In 1976, anthropologist E.T. Hall developed the iceberg analogy of culture: he theorized that if culture was an iceberg, some of its aspects (above the water line) would be visible and obvious to everyone, while most of them (the unconscious aspects) would be hidden below the water line and only accessible to outsiders after a certain amount of time spent observing and learning about the new culture.
What do people value the most, a legal document or an informal agreement? Words they can hear/read or the meaning in what is not said? How likely is an Asian customer to appreciate an attempt to get straight to the point during a business meeting?
Perhaps unsurprisingly, our audience can only be fully understood once we gain insight into their "inner functioning": is our interlocutor a member of a high- or a low-context culture? And what are the main differences between the two (note: according to Hall's research, approximately 70% of the world cultures are estimated to be high-context)?
Let's find out.
- Messages are implicit, indirect and require a certain degree of interpretation to be understood (understanding of what is said is "internalized", knowledge is both relational and situational). Context is more valuable than words;
- The use of non-verbal communication (voice, gestures, etc.) is significant;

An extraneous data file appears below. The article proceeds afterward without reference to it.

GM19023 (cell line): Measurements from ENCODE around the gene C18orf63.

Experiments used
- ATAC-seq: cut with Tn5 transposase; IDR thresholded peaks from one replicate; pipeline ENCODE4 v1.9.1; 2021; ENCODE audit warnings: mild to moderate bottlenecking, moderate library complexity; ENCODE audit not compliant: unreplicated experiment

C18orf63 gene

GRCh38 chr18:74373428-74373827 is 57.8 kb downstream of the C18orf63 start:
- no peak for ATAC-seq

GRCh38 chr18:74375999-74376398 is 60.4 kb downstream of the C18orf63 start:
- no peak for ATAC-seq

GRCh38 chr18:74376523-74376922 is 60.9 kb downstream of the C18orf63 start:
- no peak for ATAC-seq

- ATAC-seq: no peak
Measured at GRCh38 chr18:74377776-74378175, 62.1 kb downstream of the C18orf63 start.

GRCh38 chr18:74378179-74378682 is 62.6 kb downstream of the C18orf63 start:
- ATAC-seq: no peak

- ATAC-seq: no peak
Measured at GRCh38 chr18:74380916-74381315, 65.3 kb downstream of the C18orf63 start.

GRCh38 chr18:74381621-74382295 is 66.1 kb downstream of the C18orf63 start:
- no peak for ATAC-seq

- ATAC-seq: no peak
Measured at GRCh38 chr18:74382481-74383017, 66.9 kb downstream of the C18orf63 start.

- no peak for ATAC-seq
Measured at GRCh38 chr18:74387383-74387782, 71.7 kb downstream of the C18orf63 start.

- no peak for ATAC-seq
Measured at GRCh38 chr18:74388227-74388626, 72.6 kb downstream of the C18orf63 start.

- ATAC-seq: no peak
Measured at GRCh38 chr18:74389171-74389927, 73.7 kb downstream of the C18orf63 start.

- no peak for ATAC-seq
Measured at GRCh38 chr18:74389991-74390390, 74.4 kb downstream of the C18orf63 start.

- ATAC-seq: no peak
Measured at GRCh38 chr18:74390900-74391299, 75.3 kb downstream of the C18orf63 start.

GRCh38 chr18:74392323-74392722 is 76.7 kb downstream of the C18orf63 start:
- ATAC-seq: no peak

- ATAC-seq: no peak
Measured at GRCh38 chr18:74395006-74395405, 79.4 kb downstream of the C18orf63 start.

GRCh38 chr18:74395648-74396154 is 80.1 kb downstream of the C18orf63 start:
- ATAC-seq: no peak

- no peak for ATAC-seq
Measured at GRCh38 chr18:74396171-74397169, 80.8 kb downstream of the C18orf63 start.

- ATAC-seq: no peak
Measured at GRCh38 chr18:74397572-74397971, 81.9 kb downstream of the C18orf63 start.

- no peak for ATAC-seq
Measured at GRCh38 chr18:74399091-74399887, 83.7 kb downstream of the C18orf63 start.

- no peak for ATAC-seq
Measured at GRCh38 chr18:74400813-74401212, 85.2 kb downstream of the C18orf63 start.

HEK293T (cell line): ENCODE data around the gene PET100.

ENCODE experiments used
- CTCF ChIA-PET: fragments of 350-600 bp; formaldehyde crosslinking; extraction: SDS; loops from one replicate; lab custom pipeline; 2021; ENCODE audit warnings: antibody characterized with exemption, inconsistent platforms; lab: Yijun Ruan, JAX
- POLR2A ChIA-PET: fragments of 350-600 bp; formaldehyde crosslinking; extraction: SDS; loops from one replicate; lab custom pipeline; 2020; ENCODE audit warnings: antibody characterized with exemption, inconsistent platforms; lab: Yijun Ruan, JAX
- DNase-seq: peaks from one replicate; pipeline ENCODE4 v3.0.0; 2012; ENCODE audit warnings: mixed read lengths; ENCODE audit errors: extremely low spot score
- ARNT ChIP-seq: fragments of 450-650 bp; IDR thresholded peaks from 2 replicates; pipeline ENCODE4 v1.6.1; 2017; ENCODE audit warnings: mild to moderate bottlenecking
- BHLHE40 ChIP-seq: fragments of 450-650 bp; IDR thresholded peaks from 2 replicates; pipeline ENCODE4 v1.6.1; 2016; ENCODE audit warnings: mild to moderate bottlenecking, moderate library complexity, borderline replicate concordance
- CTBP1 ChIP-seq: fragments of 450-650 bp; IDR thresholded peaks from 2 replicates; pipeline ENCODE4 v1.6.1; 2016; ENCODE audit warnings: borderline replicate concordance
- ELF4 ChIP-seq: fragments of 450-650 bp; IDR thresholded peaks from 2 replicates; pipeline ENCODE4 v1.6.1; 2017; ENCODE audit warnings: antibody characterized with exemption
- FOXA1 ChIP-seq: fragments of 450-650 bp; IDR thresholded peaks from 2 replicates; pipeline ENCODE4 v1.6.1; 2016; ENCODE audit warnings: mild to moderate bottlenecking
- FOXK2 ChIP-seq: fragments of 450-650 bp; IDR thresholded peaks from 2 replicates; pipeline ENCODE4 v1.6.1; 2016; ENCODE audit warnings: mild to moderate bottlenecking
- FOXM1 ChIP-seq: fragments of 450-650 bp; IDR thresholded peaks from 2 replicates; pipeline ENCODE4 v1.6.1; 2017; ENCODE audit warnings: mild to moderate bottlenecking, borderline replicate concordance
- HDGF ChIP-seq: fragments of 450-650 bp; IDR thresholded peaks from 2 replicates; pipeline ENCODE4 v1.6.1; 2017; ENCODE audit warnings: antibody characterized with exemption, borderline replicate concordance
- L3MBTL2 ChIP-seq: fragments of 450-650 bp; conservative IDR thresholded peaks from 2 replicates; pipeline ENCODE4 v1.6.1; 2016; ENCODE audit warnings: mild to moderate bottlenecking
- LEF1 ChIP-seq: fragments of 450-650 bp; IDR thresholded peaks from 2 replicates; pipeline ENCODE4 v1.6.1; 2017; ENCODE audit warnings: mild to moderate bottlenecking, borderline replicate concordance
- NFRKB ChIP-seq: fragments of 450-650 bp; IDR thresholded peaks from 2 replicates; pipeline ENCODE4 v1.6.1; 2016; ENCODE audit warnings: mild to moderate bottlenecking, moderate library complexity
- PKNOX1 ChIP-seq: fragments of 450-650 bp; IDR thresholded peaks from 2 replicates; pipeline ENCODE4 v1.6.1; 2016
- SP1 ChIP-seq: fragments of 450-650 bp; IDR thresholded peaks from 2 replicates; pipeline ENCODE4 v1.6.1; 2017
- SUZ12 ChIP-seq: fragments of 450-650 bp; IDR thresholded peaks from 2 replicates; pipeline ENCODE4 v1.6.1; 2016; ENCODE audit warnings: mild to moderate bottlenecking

- Reliance on written communication is low: knowledge of unwritten rules tends to be assumed;
- Relationships develop over time, tend to last long, and are the element around which decisions are made;
- Rules and procedures are somewhat flexible (as per previous point, relationships are the priority);
- Identity and status may be disclosed "non-verbally" and require proper acknowledgement;
- Learning occurs by observing first and then replicating the process;
- Accuracy and thoroughness are valued.
- Messages are explicit, direct, easily understandable by both insiders and outsiders;
- The use of non-verbal communication is limited;
- Written communication is common and relied on, contracts tend to be long and extremely detailed;
- Sources of knowledge are usually external, public, ideally accessible at any time by anyone. Knowledge is easily transferable;
- Business relationships are mainly of practical nature, they are forged fast and they don't last long;
- Decisions are made after evaluation of facts and data and they revolve around needs and responsibilities;
- Rules and procedures are followed closely;
- Learning occurs by following clear instructions and explanations of others;
- Speed, efficiency and goal-orientation are valued;
- Strong compartmentalization tendencies are the norm: relationships, tasks, activities, do not mix.
[Note: no culture is entirely low- or high-context. For example, in North America (low-context) people may resort to high-context communication when dealing with family members or close friends, while the Japanese (high-context) are likely switch to low-context communication when dealing with foreigners.]